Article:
Community Voices

Young Observers Mid-December 2022

photo by nathaniel arizon

Are school lunches that bad?

The topic of school lunch is arguably one of the most controversial subjects in public schools. It seems to be one of California’s top priorities, as proven by the many attempts to implement school lunch programs across the most populous state. For example, right before the start of the 2022-2023 school year, the state’s Department of Education implemented the Universal Meals program, one that offers free lunch meals to all public school students no matter their financial situation. This greatly increased the accessibility of lunches for students, a huge step towards solving this longtime issue.

Although, some notable concerns have been circulating among the students: how good is the quality of these free lunches? Are they nutritious enough to support a healthy lifestyle, and are they appetizing enough for kids to actually enjoy them? Many videos of students showing off their grotesque school meals are going viral and circulating around the Internet every day, but just how accurate are they?

Here is the truth about these public school lunches, including a first-hand account of my schoolmate who eats school lunches at my own school. To start, school lunches are definitely filled with an abundance of nutrients. In fact, it is against the law to go over a certain number of calories in each meal, as well as to leave out fruits and vegetables from the daily meals, according to the Healthy, Hunger-Free Kids Act passed in 2010.

Nevertheless, that does not necessarily mean that these lunches are healthy enough for consumption by young students. Most of the food made in school cafeterias could be using processed ingredients, food dye, and other items that are not particularly good for the human body which can directly impact a student’s learning capability. They can affect attention span, energy level, and even behavior that can lead to one’s success or failure when it comes to schoolwork, tests, and overall student performance, which is why it is so important that schools value their nutrition.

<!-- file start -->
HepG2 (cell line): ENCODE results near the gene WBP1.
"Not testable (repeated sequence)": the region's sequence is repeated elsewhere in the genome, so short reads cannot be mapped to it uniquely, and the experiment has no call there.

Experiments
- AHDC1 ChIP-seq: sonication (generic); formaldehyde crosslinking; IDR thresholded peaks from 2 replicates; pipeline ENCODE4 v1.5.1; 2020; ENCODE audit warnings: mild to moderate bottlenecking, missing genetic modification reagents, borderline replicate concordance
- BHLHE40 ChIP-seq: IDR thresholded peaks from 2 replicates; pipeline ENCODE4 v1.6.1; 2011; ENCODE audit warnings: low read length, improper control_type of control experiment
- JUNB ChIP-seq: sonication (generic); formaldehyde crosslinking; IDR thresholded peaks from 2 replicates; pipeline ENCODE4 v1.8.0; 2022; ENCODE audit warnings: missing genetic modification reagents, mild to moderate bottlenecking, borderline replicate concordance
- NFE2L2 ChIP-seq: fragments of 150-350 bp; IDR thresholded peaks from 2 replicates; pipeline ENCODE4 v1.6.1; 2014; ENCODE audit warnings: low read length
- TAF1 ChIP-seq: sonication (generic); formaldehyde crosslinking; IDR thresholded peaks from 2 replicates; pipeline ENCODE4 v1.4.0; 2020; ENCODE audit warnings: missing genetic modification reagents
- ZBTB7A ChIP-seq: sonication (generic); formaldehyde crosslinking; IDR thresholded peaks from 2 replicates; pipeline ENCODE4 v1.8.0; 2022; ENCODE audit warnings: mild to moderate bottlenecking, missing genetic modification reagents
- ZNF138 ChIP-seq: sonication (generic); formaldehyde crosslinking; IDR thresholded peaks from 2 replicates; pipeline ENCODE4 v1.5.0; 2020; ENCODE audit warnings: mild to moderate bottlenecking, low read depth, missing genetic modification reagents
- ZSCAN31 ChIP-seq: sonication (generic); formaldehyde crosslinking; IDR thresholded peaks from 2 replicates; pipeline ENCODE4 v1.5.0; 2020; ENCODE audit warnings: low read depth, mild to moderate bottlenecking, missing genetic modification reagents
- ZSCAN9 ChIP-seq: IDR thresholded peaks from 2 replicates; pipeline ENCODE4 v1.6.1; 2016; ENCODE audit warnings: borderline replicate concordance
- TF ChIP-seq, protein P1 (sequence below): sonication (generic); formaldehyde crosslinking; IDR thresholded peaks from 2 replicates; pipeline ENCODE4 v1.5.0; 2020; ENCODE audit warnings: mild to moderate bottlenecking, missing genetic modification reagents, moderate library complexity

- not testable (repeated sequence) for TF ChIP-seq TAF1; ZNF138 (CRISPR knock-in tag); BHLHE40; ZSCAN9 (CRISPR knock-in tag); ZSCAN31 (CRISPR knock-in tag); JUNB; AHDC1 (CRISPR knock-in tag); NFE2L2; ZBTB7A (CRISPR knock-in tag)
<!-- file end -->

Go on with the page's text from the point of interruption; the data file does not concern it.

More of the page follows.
To confirm these findings, I conducted a short interview with a student at my high school who happens to eat the free school lunch offered just about every day. He claimed that, on most days, the food is actually decent, rating it a 6 out of 10. They are definitely not culinary masterpieces, but they taste good enough to be somewhat enjoyable. The student also noted that the food is able to keep him going for the last few hours of his day. He participates in extracurricular activities after each school day, and even with all of the physical demands they present him with, he still feels energized and fresh. This confirms that the nutrition included in school lunches is significantly more effective and beneficial to one’s health than was initially assumed. However, the student noted that the most concerning problems with the lunches were their overall appearance, and lack of variety that can tank one’s appetite and mood for the rest of the day.

Public school meals’ nutrition values and healthiness may not necessarily be the problem. It seems that most lunches are suitable for students. However, the true issue resides in the meal’s visual appeal and variety. If the food does not look good or the menu is highly repetitive, the students will not be as inclined to eat as they should.

I think that public schools should offer more variety in the menu, and make the food look and taste more appetizing while maintaining the same amount of nutrients and health benefits. Only then will America’s school lunch truly meet the needs of the students. Sources: deseret.com, draxe.com

Out of the Ordinary

Amid joyous holiday festivities, one family stands apart from the crowd with its gothic aesthetics and dark quirks.